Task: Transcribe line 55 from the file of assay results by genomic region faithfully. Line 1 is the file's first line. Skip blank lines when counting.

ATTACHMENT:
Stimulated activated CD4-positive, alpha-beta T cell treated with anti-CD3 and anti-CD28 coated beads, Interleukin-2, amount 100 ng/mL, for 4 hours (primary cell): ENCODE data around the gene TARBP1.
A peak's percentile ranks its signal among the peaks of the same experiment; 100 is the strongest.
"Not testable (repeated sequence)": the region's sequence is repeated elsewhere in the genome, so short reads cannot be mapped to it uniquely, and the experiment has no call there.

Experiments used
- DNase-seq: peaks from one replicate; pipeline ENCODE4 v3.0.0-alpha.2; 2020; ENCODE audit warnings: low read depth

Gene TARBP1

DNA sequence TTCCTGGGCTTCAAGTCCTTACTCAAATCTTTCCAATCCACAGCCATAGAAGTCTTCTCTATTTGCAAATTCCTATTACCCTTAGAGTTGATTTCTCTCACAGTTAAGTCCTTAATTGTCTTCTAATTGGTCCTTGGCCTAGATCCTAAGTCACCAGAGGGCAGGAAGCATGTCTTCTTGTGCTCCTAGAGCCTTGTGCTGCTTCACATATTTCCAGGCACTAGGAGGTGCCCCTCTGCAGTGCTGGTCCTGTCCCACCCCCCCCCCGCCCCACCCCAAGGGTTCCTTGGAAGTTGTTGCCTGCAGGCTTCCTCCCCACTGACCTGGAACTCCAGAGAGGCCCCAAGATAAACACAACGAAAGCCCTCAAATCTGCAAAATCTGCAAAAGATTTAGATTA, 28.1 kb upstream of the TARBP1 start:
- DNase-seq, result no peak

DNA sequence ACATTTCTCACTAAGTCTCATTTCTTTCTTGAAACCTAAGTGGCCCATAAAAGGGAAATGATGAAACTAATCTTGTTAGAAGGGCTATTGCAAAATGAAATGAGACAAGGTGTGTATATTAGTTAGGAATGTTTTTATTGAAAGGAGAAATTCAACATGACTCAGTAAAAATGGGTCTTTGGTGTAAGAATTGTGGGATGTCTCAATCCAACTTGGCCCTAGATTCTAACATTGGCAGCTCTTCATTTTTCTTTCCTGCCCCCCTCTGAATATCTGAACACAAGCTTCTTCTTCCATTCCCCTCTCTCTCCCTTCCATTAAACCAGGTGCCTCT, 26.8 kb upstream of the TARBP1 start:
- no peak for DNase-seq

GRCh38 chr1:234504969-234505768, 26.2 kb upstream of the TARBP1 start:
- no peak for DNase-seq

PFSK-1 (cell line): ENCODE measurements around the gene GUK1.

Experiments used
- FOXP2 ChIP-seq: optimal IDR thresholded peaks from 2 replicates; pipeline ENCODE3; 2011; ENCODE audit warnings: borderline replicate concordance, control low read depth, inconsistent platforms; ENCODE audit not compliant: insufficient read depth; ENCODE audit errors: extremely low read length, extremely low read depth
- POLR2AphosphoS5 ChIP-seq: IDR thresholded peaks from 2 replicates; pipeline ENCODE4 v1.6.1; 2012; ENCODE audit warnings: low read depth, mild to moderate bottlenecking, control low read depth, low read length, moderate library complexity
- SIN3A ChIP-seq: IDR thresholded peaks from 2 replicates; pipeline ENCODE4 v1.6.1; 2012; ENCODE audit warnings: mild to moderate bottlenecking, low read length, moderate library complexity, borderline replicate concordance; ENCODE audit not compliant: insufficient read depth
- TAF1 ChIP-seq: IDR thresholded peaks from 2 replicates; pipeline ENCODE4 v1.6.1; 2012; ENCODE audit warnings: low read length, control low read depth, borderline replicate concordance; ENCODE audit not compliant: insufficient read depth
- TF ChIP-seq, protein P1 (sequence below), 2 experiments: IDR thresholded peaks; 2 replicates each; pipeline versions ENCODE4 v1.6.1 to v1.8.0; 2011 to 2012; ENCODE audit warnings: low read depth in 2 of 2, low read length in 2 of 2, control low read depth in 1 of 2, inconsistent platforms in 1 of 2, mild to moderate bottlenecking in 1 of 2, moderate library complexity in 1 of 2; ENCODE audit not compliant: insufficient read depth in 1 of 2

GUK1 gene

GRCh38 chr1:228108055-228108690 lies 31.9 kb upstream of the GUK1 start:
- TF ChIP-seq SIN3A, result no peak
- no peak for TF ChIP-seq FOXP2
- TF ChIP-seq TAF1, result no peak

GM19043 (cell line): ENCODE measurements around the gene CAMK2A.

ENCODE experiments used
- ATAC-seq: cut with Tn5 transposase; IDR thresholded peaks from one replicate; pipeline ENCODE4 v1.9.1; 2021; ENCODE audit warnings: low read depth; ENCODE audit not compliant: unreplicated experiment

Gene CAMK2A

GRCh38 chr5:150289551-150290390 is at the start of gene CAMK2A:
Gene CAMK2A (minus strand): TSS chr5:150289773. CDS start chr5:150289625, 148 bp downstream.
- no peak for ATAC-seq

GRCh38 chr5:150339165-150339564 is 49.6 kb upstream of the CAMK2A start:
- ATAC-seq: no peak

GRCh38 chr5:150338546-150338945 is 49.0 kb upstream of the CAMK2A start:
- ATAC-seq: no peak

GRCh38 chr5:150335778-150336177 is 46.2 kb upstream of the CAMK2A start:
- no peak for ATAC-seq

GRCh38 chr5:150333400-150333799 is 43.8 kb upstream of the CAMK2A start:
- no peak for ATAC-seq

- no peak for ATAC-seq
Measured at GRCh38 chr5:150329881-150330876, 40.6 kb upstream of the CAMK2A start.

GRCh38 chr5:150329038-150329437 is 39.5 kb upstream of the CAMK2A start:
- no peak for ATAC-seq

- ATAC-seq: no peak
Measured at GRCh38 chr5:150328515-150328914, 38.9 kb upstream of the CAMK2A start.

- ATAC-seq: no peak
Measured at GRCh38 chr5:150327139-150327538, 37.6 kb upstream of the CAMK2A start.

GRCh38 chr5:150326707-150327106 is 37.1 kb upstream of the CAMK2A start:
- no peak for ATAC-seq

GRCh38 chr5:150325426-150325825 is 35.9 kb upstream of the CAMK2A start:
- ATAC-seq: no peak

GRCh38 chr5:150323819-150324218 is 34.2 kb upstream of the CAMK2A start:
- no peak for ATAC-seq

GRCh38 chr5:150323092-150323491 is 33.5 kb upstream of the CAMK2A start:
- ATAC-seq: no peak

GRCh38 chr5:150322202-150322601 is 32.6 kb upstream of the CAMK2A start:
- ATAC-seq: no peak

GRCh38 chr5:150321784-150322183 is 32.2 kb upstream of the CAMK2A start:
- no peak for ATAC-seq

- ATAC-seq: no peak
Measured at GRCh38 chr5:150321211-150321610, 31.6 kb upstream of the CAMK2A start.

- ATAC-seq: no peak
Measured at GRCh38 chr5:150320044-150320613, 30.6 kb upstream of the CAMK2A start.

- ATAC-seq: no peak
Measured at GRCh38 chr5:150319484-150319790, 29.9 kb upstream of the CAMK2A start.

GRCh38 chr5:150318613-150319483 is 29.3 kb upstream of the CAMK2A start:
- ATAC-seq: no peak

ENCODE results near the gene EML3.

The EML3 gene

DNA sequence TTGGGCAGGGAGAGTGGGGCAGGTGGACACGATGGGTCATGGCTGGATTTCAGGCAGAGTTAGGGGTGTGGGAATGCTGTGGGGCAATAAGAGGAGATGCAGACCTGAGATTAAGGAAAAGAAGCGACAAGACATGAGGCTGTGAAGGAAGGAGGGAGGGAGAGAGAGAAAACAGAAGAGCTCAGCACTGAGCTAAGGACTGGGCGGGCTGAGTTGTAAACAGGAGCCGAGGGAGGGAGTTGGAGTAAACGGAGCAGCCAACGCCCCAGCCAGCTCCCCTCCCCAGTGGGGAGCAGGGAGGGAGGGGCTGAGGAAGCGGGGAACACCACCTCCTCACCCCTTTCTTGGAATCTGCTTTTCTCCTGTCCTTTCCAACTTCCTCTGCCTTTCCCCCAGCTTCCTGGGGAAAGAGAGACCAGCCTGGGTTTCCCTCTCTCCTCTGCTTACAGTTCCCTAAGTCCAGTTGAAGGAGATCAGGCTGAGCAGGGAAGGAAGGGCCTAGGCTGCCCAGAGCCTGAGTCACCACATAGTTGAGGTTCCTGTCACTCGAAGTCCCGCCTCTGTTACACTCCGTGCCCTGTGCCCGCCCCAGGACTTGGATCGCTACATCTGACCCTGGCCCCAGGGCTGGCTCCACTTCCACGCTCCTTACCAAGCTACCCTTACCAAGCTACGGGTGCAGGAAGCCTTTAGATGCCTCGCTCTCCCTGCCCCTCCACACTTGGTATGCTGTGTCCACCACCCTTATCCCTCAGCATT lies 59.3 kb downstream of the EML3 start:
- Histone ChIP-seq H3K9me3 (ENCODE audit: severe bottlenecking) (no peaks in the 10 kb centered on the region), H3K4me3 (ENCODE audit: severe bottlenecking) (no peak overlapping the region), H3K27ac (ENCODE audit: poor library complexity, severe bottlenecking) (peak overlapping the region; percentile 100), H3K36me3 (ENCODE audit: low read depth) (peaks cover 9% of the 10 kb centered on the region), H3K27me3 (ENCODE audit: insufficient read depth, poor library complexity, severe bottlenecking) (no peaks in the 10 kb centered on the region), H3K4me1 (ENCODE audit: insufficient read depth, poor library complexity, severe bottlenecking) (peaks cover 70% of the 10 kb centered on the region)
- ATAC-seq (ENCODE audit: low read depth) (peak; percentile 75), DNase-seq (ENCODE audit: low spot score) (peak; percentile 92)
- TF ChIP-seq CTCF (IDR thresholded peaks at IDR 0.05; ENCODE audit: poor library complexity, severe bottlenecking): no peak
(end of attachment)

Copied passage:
- ATAC-seq: no peak